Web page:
The Australasian Journal of Natural Resources Law and Policy: Editorial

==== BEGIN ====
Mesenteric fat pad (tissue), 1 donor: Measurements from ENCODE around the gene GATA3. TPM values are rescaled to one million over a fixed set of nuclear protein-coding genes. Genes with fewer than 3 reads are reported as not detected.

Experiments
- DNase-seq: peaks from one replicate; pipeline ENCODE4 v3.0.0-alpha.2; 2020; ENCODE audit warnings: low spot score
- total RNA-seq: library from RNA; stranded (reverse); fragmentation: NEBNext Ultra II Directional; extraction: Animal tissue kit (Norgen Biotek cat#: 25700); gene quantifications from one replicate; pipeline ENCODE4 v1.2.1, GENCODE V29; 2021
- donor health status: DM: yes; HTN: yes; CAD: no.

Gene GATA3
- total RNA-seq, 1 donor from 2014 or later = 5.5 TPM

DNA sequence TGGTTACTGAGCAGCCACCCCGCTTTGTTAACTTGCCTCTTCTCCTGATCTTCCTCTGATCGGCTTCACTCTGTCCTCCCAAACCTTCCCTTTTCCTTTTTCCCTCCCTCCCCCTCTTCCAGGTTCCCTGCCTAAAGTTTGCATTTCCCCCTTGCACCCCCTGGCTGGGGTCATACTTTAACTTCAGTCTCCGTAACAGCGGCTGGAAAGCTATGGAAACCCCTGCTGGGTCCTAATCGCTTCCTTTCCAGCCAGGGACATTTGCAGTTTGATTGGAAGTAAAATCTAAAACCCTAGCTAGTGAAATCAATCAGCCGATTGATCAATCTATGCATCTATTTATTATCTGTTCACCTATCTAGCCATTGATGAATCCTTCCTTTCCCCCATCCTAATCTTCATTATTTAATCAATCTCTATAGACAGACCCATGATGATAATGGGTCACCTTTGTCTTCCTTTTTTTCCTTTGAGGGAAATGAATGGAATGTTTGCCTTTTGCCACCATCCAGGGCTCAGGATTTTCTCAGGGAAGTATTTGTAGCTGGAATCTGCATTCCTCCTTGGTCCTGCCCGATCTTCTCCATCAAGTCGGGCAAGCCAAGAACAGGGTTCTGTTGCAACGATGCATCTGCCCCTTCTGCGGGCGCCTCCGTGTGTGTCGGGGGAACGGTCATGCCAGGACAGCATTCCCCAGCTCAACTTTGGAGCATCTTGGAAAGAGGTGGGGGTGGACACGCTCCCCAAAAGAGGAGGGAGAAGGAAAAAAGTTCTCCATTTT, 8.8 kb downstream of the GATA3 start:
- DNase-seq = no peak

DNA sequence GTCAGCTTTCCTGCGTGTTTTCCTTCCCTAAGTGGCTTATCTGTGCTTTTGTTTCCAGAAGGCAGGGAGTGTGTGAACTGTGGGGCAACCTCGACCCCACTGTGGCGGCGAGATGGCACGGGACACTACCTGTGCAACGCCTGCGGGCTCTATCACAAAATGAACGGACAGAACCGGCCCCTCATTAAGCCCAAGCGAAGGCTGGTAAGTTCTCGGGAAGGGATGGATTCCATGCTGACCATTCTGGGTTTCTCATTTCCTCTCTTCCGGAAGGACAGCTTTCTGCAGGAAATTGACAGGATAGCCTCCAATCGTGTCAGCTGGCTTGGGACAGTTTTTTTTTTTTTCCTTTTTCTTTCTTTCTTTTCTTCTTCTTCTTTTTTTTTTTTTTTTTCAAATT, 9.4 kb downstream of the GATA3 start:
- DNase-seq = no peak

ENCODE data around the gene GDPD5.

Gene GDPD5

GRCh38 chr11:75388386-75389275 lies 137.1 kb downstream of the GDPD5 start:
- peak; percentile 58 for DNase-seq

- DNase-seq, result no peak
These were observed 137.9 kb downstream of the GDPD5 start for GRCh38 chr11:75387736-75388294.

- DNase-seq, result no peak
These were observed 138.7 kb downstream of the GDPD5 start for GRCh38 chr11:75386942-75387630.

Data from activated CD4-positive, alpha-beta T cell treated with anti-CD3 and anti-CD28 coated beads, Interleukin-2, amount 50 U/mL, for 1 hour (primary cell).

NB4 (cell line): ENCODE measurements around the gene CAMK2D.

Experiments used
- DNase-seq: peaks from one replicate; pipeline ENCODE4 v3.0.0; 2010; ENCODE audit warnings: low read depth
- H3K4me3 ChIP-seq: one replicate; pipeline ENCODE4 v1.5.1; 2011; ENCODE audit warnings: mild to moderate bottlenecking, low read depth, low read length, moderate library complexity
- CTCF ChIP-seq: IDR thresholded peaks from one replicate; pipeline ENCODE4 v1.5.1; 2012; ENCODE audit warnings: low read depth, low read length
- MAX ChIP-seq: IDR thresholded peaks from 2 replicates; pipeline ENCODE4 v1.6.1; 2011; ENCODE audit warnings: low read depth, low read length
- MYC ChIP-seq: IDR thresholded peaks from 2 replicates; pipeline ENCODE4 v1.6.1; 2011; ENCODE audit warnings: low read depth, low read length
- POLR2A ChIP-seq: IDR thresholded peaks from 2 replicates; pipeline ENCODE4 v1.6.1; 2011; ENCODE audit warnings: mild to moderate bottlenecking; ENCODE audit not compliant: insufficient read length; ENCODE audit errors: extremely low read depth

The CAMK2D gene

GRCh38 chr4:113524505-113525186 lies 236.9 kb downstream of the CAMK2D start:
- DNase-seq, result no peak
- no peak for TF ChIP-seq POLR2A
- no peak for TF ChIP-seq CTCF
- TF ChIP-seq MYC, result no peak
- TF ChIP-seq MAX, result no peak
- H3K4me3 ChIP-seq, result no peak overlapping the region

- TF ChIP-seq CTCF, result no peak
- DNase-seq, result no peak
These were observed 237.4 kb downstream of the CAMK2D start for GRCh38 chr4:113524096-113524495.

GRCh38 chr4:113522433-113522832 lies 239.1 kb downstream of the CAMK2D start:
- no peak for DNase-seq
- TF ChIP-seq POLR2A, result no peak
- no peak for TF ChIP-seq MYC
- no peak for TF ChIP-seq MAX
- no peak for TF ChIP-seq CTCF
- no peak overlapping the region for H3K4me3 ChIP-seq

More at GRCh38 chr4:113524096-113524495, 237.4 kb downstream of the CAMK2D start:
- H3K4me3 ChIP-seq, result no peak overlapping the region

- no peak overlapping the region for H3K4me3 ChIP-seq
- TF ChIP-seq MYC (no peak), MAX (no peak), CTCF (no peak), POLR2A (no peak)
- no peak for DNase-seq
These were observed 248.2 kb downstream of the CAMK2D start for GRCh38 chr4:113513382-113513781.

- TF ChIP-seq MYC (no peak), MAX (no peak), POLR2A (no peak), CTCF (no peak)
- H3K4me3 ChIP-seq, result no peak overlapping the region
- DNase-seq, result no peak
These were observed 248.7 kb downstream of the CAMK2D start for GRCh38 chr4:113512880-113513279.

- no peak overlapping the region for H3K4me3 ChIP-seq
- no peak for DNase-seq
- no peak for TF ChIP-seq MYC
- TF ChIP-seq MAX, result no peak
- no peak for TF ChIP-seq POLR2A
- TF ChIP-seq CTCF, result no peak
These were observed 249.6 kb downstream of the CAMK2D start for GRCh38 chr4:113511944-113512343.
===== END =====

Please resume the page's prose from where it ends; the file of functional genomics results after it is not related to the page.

This special issue of the Australasian Journal of Natural Resources Law and Policy contains five papers relating broadly to the topic of designing policy instruments for biodiversity conservation. Four of the papers (Adam, I Beeton et al, Burgman et aP and Whelan et al ) had their genesis at a symposium on Threatened Species and the Law held at the Ecological Society of Australia (ESA) Conference in Brisbane in 2005, one part of a larger project examining intersections between science and law in the context of threatened species legislation, supported by the Australian Research Council. This symposium was specifically designed to explore the increasing interaction of natural scientists with environmental lawyers and legal systems. Scientists sit on scientific committees, constituted by legislation, which advise on listing decisions (and in NSW, actually make the ~ecisions). They appear in courts, giving expert evidence on the likely environmental impact of proposed development on species and ecosystems. Research ecologists are increasingly involved in the development of environmental policy through legislation.
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